Have a wonderful Spring!

May you and your garden flourish!
Heather

 

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It’s time to sow seeds of leafy greens this week

It’s time to sow seeds of leafy greens this week

Sow seeds for luscious, tender leafy greens this next week – and best days are Thursday 21st September 2017 to Monday  25th [here in New Zealand]

 

 

In Auckland the weather has been alternated between winter chills and winds off the Antarctic through to warm and wet weather out of the tropics.  Welcome to Spring!

Let’s hope for good germination!  I will sow seeds throughout the week of

  • Lettuce – I left many varieties to seed so hopefully some will do well no matter what the weather does this year – hot/dry/cold/wet.
  • Silver-beet [including rainbow chard/ bright light beets – the ones with vibrant colored stems – so stunning to see in a garden] we left to seed in the garden and they are sprouting up now
  • Rocket [Arugula] is tasty rather than bitter at this time. We plant 2 types – the large leaf annual and the stronger, smaller-leaf perennial rocket
  • Mustard greens, or the giant red mustard is pretty nice early in the season before the heat of summer adds too much pepper bite.
  • Asian greens [assorted] – here they grow well in the cooler months – they grow so fast! We have Mizuna self-seeding. We grow 2 types – an ordinary green one as well as the deep red one – stunning in the garden [for a short time]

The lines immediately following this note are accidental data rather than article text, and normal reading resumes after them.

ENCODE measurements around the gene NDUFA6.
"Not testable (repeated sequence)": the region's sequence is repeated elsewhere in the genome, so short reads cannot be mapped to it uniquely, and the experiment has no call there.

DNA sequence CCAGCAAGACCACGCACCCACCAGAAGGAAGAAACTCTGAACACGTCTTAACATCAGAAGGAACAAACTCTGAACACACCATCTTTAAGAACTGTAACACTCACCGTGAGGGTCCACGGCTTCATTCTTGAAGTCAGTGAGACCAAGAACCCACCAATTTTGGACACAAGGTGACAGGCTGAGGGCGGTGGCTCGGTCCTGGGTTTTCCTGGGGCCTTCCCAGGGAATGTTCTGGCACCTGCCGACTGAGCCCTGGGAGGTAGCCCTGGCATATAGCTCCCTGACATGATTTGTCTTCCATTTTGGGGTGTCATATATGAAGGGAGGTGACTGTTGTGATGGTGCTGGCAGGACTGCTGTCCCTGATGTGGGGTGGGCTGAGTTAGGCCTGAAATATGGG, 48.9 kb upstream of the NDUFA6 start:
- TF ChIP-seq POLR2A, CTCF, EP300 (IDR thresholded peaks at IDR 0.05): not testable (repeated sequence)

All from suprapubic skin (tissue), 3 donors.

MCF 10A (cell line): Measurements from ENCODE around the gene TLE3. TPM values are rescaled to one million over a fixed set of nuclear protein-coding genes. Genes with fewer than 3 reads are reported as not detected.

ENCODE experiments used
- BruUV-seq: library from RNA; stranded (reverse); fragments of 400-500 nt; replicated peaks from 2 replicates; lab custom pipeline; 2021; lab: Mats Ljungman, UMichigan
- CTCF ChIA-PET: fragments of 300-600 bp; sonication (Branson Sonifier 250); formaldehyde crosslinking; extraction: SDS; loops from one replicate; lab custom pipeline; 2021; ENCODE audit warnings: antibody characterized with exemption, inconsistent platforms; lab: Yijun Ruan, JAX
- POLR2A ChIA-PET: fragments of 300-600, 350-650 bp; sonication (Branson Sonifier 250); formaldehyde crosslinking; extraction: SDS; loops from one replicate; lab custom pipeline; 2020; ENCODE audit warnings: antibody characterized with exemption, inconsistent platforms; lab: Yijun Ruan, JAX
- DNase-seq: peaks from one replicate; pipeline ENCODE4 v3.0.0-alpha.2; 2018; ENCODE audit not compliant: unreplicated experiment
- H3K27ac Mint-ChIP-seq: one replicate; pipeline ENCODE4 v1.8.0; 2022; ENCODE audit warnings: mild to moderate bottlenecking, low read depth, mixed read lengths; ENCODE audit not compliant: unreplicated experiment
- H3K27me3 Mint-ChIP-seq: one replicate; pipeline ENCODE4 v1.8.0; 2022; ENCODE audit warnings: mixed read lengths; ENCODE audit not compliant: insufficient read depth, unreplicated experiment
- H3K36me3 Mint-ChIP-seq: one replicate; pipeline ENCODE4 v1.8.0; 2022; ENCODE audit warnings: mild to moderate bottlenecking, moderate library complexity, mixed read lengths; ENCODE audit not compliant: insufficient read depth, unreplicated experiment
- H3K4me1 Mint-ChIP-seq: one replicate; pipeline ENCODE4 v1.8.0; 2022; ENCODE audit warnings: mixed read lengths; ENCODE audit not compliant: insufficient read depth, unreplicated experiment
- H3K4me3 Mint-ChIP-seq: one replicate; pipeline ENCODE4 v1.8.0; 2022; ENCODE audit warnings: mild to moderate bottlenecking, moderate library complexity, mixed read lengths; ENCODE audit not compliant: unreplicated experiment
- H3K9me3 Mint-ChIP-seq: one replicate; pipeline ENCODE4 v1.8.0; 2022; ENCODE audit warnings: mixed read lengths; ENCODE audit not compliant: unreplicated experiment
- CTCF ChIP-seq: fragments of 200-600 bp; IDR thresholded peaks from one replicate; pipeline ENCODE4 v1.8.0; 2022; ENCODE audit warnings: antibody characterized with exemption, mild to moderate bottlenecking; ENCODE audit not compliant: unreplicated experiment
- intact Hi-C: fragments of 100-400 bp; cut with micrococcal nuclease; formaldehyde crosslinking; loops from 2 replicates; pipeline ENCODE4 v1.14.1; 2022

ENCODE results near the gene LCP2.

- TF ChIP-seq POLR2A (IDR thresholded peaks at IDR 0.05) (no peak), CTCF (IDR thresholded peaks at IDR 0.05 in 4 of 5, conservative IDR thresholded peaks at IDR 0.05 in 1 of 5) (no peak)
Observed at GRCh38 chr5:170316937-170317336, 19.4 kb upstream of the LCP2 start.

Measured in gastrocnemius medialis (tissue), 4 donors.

• Endive  We grow 2 types – a broader leaf variety and a lovely fine, frilly variety. They are lovely and tender in cooler months so we enjoy them now. Both grow more slowly than lettuce.

This is a great time to have leafy greens grow well – they love cooler, wetter times.

 

Later, when the weather warms up they bolt to seed fast and produce fewer leaves which easily go bitter.

Enjoy delightful salads with a range of leaf types in these Spring months.

Beans, beans and more beans!

Beans, beans and more beans!

Our tricks to having [nice] beans over a l-o-n-g season.

By the end of winter we look forward to veggies we have not had for some months – tomatoes, zucchinis etc – and fresh beans! For us, beans are the first available of the summer crops while we wait [impatiently] for the rest.